4. cheri February 5, 2014 at 1:28 pm #

    Wow! These look so good.

  5. JJ - 84thand3rd February 5, 2014 at 2:34 pm #

    Fabulous! Glad you tried them (and liked them ;D). Good to hear the spelt worked well for some of the white, I’ll make sure to do that next time.

    • The Wimpy Vegetarian February 9, 2014 at 10:18 am #

      I loved them and am making them again this week since I still have a bunch of hummus left that I made earlier in the week. They’re perfect for it!
      The Wimpy Vegetarian recently posted..Garlic Olive OilMy Profile

  6. apuginthekitchen February 5, 2014 at 3:25 pm #

    The bread looks great, if I don’t have spelt can I just use more AP flour? I love homemade pita.
    apuginthekitchen recently posted..The Basics – MayonnaiseMy Profile

    • The Wimpy Vegetarian February 9, 2014 at 10:21 am #

      Absolutely, Suzanne. The original recipe called for 3 cups AP flour + 1 cup whole wheat. No problem. Homemade pita is so much better than store bought. It’s one of those breads where it really makes a huge difference.
      The Wimpy Vegetarian recently posted..Garlic Olive OilMy Profile

  7. Choc Chip Uru February 5, 2014 at 6:24 pm #

    Such a delicious bread, I can imagine stuffing it up to the pits with vegetables 😀

    Choc Chip Uru
    Choc Chip Uru recently posted..A Quiet PostMy Profile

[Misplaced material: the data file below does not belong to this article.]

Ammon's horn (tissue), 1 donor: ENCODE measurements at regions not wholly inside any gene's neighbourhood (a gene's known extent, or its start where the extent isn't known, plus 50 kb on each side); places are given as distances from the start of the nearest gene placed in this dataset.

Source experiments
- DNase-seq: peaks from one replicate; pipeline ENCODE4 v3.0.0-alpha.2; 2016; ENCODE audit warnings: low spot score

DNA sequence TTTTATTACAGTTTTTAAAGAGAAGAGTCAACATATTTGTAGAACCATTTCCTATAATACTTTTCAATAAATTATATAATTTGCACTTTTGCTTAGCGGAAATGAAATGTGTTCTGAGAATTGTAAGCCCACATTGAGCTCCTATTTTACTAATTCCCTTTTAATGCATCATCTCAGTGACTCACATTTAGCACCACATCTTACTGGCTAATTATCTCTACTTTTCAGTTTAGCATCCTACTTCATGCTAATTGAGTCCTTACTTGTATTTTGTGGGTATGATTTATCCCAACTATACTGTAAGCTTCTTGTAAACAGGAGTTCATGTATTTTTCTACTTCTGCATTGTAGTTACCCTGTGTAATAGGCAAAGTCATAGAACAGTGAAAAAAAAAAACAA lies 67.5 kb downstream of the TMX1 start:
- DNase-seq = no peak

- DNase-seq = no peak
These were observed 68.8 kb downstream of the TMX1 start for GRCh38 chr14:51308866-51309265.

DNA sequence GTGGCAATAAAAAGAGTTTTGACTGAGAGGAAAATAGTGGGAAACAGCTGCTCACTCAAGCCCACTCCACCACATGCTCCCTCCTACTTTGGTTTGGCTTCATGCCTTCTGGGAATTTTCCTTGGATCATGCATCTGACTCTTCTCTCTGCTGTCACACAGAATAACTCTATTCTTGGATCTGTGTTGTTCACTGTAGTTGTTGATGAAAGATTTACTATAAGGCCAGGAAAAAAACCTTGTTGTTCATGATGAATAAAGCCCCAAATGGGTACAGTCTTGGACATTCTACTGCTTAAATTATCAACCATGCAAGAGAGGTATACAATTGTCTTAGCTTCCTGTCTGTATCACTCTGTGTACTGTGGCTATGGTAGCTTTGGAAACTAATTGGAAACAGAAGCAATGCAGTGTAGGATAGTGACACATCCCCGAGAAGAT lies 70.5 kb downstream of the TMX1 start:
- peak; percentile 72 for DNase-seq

8. Liz February 5, 2014 at 6:54 pm #

    This would be magnificent with your hummus! I’d love to gobble both of them up!!!
    Liz recently posted..Dark Chocolate Mousse Bars #BakewithGhirardelliMy Profile

    • The Wimpy Vegetarian February 9, 2014 at 10:26 am #

      Oh thanks so much, Liz. It’s actually how I’ve been eating it. In fact I’m making more since I have more hummus left :-)
      The Wimpy Vegetarian recently posted..Garlic Olive OilMy Profile

  9. laurasmess February 5, 2014 at 11:09 pm #

    Oh my gosh, I’ve always wanted to make Turkish bread but I’ve never trusted that it would turn out right! Yours looks wonderful… love that drizzle of oil and the gorgeous seeds on the top! Can’t wait to try this. Another lovely recipe Susan! x
    laurasmess recently posted..Pork Carnitas with Lime and Chilli GuacamoleMy Profile

    • The Wimpy Vegetarian February 9, 2014 at 10:59 am #

      They’re so easy Laura – you would be able to make them in a snap! And so much better than store bought – they’re softer.
      The Wimpy Vegetarian recently posted..Garlic Olive OilMy Profile

  10. mjskit February 6, 2014 at 6:19 pm #

    WOW! These look perfect! Now you’ve inspired me to give making pita or this Turkish bread a try. What a beautiful presentation Susan!
    mjskit recently posted..30+ Recipes Using Preserved LemonsMy Profile

  11. Sandhya Ramakrishnan February 11, 2014 at 6:06 am #

    This is such an awesome bread! I love Turkish cuisine and often experiment with new dishes. This would be something i would love to make! Thanks for sharing…

  12. Dorothy at Shockingly Delicious August 5, 2014 at 5:49 am #

    I’m on a pita kick lately, so I MUST try this!
    Dorothy at Shockingly Delicious recently posted..Hatch Chile Roastings 2014 in Southern California — Hotsy Totsy Edition!My Profile